Even if you’ve never heard of the Myers-Briggs personality test, you’ve probably seen the results in the form of four-letter combinations, like INFP or ESTJ. The test goes through phases of popularity — for a time people would even post their Myers-Briggs type on their dating app profiles. Additionally, its scientific validity is the subject of criticism, but it remains a common tool for employers and individuals to assess personality types.
While personality tests like these are far from definitive, they can provide helpful clues about how you work best, and thereby, how you learn best. Read on for some tips on how to approach language learning based on where you fall in each of the four Myers-Briggs categories. If you don’t know your personality type, you can take a quick online version of the test here.
The 4 Pillars of Myers-Briggs
Introverts vs. Extroverts
This is the Myers-Briggs category that translates the most directly to an appropriate language-learning approach. If you’re an extrovert (E), you like being around people and get your energy from being out in the world with others, so finding a community will be an important part of your language-learning journey. You can join a Facebook group or other online forum, or even better, participate in a language class or a Meetup group for language learners, in which you can practice with those who have similar goals.
For introverts (I), the ideas and thoughts in your own head are where you prefer to devote your time and energy. This means solitary study, perhaps through an app like Babbel, is probably the most effective way for you to learn a language. Once you get far enough in your lessons, you would probably enjoy reading books, watching movies or TV shows, or listening to podcasts in the language you’re learning.
Intuitive vs. Sensing
This set of traits relates to how you understand the world and specific problems that arise. If you’re intuitive (N), you tend to look at the big picture and to learn by thinking a problem through. You’re also very interested in the future and what’s possible. This could guide your motivation to stick with your new language. Take some time to think about why you’re learning and the opportunities that are potentially in your future. This could be a powerful way to keep pushing yourself to the finish line.
Sensing (S), on the other hand, means you look primarily to the facts and to your own observations and experiences. You prefer to have a practical reason for learning things and remembering details that are important to you. When it comes to learning a language, you may be more motivated to follow through if your language skills will be useful in your career or in speaking with family members. During your studies, focus on learning vocabulary and grammar that’s relevant to you and that you would actually use in the real world. This will help you focus and stick with your learning.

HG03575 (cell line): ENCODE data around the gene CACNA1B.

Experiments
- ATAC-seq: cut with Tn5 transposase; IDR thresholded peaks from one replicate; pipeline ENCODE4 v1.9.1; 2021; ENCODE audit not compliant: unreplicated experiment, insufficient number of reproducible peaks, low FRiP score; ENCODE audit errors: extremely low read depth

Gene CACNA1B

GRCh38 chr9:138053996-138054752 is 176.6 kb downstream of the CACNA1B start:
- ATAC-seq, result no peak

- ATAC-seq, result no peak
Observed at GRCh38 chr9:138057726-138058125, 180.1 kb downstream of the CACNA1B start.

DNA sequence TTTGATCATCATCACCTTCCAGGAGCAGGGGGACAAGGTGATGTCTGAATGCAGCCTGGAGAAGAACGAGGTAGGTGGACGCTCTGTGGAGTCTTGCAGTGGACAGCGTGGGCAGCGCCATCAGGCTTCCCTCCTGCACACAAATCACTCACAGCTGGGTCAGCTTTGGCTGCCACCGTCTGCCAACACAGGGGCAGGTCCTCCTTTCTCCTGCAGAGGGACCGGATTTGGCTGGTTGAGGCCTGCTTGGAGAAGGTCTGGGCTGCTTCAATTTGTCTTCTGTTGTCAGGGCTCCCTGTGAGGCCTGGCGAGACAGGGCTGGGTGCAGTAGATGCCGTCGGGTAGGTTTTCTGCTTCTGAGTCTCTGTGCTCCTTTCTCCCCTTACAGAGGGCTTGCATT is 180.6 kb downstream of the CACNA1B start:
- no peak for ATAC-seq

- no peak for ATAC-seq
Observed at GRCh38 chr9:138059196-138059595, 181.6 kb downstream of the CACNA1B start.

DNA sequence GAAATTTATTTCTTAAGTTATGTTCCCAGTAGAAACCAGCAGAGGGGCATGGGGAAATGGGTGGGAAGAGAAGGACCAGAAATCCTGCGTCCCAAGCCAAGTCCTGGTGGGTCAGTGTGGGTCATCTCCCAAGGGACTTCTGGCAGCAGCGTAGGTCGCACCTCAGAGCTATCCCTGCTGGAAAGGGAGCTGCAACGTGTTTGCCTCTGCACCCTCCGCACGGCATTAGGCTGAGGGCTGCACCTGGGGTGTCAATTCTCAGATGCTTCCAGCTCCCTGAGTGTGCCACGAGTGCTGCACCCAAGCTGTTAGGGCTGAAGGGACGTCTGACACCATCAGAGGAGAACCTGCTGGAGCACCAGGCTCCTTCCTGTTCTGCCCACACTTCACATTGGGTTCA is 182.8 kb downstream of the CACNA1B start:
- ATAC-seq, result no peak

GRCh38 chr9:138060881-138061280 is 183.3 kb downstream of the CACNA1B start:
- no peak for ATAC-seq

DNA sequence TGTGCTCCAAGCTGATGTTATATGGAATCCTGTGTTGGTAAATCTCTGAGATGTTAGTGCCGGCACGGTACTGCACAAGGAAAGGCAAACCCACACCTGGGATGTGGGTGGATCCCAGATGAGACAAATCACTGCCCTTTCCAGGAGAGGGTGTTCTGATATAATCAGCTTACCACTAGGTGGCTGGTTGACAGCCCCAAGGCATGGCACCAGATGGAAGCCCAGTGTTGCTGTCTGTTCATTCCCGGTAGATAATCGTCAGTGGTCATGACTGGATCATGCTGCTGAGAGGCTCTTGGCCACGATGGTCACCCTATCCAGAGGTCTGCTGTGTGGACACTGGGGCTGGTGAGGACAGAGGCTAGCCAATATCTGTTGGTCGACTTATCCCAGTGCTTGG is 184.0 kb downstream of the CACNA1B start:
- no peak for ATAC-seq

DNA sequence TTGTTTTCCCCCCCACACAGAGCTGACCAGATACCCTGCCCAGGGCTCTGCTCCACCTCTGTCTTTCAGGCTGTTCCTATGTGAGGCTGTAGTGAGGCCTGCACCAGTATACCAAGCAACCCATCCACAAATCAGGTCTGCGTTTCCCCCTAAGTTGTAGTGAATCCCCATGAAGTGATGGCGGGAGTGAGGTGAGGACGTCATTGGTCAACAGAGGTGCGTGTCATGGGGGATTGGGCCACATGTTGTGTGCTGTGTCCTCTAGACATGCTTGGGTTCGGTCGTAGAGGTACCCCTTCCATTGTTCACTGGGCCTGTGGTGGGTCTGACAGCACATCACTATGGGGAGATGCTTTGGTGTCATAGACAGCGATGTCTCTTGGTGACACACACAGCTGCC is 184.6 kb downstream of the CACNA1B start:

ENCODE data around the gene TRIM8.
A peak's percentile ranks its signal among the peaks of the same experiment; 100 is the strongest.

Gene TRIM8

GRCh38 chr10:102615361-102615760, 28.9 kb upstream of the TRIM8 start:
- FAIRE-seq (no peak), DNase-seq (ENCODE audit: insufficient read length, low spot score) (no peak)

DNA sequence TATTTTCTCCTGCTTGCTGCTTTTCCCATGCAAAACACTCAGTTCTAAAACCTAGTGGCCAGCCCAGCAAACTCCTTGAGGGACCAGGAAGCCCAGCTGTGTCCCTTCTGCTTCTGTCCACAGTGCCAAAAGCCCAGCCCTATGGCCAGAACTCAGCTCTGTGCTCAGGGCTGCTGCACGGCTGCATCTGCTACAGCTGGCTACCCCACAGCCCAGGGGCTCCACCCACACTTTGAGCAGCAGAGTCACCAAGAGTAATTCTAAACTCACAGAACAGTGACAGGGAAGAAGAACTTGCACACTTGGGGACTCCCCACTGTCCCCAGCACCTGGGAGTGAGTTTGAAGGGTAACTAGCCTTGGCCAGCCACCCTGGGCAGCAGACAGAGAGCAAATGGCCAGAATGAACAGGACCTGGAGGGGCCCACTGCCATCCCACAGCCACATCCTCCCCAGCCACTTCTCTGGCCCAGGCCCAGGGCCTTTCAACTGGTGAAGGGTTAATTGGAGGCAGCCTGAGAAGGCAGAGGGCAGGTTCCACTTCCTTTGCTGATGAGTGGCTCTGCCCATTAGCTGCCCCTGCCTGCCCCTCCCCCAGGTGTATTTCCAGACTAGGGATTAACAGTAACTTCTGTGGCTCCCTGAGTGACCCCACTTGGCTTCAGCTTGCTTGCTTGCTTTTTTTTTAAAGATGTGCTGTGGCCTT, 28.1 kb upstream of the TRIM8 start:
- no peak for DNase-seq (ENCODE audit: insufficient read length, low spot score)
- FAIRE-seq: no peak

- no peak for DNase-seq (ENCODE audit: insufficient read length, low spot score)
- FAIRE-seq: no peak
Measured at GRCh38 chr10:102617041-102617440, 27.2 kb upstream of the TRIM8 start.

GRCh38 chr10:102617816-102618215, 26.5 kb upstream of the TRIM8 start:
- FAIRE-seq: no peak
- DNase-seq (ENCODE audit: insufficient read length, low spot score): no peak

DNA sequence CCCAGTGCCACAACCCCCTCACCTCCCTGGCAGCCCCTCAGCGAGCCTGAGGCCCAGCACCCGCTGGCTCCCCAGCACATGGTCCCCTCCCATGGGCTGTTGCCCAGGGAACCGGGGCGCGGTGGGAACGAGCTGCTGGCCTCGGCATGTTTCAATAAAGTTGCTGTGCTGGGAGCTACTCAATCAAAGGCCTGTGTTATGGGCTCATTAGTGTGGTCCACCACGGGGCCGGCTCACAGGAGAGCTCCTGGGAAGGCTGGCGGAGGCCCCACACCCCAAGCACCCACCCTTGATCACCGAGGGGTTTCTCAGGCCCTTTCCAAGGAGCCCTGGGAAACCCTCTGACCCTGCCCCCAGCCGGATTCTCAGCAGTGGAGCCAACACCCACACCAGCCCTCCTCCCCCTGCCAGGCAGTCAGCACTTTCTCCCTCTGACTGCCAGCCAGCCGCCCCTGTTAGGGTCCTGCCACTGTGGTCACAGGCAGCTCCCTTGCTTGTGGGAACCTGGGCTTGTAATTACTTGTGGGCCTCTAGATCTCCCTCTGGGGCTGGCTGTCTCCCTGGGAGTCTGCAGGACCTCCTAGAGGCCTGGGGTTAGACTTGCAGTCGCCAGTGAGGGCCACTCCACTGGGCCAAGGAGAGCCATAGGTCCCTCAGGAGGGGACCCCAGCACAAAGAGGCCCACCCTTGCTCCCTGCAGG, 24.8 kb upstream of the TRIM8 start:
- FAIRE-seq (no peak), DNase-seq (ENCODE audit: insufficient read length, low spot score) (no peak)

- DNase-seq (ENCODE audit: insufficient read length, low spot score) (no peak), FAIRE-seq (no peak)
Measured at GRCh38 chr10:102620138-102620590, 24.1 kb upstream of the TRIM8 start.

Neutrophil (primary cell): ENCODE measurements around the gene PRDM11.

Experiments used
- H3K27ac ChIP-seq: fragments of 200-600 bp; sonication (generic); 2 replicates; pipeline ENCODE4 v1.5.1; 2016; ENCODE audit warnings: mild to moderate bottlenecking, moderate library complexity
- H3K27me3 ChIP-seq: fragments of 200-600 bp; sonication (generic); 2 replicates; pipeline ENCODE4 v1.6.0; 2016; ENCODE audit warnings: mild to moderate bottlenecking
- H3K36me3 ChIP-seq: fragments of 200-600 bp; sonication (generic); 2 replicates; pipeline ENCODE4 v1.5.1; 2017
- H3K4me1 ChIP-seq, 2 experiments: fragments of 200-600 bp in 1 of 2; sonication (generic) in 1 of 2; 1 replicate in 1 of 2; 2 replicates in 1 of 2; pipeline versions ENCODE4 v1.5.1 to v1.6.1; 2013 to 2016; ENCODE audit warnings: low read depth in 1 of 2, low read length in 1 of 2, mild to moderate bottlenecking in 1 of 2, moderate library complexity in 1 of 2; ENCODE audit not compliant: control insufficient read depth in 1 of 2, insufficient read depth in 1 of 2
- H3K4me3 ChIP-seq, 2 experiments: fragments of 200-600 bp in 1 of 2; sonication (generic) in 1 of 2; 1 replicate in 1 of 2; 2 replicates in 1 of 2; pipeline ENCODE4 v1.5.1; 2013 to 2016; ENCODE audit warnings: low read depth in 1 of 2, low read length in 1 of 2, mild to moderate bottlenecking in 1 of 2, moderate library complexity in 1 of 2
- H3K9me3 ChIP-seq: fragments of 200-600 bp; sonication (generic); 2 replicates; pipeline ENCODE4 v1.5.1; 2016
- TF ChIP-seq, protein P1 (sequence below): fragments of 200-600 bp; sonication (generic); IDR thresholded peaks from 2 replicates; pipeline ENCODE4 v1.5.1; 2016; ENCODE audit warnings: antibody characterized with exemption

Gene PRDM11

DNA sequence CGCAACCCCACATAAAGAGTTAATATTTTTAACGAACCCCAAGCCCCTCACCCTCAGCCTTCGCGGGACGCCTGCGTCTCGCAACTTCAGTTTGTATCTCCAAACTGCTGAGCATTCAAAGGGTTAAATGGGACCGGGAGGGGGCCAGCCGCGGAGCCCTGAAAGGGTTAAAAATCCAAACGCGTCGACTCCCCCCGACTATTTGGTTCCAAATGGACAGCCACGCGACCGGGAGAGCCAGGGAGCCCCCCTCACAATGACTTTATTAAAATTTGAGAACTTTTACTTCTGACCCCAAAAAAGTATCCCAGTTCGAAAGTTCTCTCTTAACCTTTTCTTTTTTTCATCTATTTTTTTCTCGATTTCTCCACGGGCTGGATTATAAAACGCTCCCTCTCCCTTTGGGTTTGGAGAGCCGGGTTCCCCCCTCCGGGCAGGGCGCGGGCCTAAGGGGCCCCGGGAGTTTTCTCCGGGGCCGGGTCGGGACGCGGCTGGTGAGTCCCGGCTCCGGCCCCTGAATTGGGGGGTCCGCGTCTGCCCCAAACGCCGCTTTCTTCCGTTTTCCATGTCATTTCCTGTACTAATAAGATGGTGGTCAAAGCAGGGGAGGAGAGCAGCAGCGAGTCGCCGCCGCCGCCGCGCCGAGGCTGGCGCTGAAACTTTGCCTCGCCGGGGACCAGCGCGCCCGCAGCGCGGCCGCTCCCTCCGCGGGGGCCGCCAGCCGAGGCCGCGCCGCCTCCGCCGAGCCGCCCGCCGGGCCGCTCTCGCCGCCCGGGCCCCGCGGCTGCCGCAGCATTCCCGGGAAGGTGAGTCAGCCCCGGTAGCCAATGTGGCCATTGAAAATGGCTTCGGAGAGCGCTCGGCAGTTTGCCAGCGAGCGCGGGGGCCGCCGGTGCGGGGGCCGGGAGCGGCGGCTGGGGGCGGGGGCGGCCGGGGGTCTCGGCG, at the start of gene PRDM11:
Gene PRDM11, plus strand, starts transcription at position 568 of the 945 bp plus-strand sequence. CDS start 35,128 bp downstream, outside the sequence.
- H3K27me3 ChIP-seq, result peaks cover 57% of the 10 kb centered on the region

Thinking vs. Feeling
If you fall under the thinking (T) category, you prefer to apply logic and facts consistently when making decisions. You’re task-oriented and tend to like technical and scientific fields. Thus, thinkers will likely enjoy the technical aspects of learning a language. You should spend a lot of time on mastering grammar rules to help improve your writing and speaking abilities. You may also wish to use a textbook or dictionary to supplement your studies.
If you’re categorized as feeling (F), you make decisions based on values and what’s best for the people involved in a given situation. You tend to like fields involving people skills or communications and are concerned with social harmony. For you, language-learning should focus on forging connections with others and on how native speakers actually talk in social situations. Rather than worrying too much about grammar, you should make sure you’re comfortable speaking, and that your pronunciation skills are solid. You may also want to pick up some slang words and idiomatic expressions that locals use.
Judging vs. Perceiving
If you are categorized as judging (J), you like to have a plan with set goals and deadlines. When it comes to language learning, you’ll be most comfortable if you map out your study plan from the start. Choose what time of day you’ll study and for how long, and set objectives you’d like to accomplish each week. An app might appeal to you because it’s highly organized — it tracks your progress and shows you what lessons lie ahead.
If you fall under the perceiving (P) category, you prefer to be flexible and spontaneous and tend to keep plans to a minimum. For you, scheduling your language lessons may even be demotivating. Instead, you should try a “go with the flow” approach and tackle a lesson when you feel a burst of energy or are particularly motivated. Perceivers also tend to work better right before a deadline, so maybe try learning just a few weeks before a trip abroad or a date with a native speaker.